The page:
# Strange QM question.

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I got this question here that says there are 1000 neutrons in a one-dimensional infinite potential barrier box of lenght L and at t=0, each has a wave function given by

$$\Psi(x,0) = Ax(x-L)$$

But isn't this a contradiction? We have derived earlier in class that if a particle is to be a in a box at V = 0, then its wave function will have the form of a sine, not this polynomial.

The fact that there are many neutrons in the box shouldn't change the form of the wave function, since there is not potential energy associated with the presence of other neutrons around.

There is also the possibility that it is not really possible that the wave function be like that and this problem is purely artificial. I think it is never a good idea to do this without making mention of it as it confuses the hell out of us. :grumpy:

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Galileo
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The stationary states (eigenfunctions of H) are the sines you are looking for. The general solution is a linear combination of those sines. Actually, ANY wavefunction which satisfies the boundary conditions can be an initial wavefunction. Your Psi is clearly 0 at x=0 and x=L. To determine its evolution though, you'd have to figure out how to write it in terms of the stationary states.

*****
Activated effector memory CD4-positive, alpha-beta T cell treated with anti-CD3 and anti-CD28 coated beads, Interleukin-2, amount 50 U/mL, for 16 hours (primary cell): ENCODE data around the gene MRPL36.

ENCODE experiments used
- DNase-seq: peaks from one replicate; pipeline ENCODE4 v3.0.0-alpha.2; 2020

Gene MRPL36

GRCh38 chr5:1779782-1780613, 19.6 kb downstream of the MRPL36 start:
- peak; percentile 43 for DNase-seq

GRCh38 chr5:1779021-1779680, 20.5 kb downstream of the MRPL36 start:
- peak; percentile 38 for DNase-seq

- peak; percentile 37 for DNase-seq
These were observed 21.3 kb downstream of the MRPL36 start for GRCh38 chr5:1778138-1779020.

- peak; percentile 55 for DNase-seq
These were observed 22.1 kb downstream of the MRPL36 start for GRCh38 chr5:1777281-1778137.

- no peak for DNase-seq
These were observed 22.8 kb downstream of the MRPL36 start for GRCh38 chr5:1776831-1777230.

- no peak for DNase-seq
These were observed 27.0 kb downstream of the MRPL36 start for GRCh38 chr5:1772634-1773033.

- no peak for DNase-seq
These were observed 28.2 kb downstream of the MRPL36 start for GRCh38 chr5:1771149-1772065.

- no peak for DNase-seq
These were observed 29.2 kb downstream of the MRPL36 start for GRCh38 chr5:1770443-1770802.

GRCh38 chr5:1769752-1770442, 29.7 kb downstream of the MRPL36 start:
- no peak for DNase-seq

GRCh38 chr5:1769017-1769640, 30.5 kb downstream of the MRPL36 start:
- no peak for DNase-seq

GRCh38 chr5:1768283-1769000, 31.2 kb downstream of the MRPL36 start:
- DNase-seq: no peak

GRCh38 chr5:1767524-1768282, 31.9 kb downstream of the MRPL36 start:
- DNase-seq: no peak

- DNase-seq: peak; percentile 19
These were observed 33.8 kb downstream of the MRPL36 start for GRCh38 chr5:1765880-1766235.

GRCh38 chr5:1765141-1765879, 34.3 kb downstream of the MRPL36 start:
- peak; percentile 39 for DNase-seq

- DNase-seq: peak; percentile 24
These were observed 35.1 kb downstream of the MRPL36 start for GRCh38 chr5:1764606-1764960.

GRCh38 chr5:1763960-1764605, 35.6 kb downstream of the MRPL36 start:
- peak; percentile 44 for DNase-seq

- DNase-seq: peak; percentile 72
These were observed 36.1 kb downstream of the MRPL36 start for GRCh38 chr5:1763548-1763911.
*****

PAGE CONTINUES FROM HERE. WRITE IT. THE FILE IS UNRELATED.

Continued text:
So remember. The sines are the eigenfunctions of the Hamiltonian. The wavefunctions for which $H\psi = E \psi$, so they are solutions to the time-independent SE. The real SE though is $i\hbar \frac{\partial}{\partial t}\Psi(x,t)= H \Psi(x,t)$.

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Gold Member This makes sense... in a Galileo type of way (which is good ).

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Ok, this detail aside, there is a question in the problem that I don't understand. It asks "How many particles have an energy $E_5$ at t=0 ?"

I'm guessing he means "What is the probable amount of particle with energy E_5 at t=0?" So I'm thinking that the idea is to find the momentum of the particles with such energy: E_5 = p²/2m <==> $p_5=5\hbar\pi/L$. Now the question boils down to "What is the probability of finding a particle with momentum p_5 at t=0? Multiply that probability by the number of particles and that is the anwer." But the thing is, the probability of finding a particle with a certain definite precise momentum is zero because it would imply calculating the integral

$$\phi(p) = \int_{p_5}^{p_5} \psi(x,0)e^{-ipx/\hbar}dx$$

which is 0 because of the integration bounds. :grumpy:

Galileo
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quasar987 said:
Ok, this detail aside, there is a question in the problem that I don't understand. It asks "How many particles have an energy $E_5$ at t=0 ?"

I'm guessing he means "What is the probable amount of particle with energy E_5 at t=0?"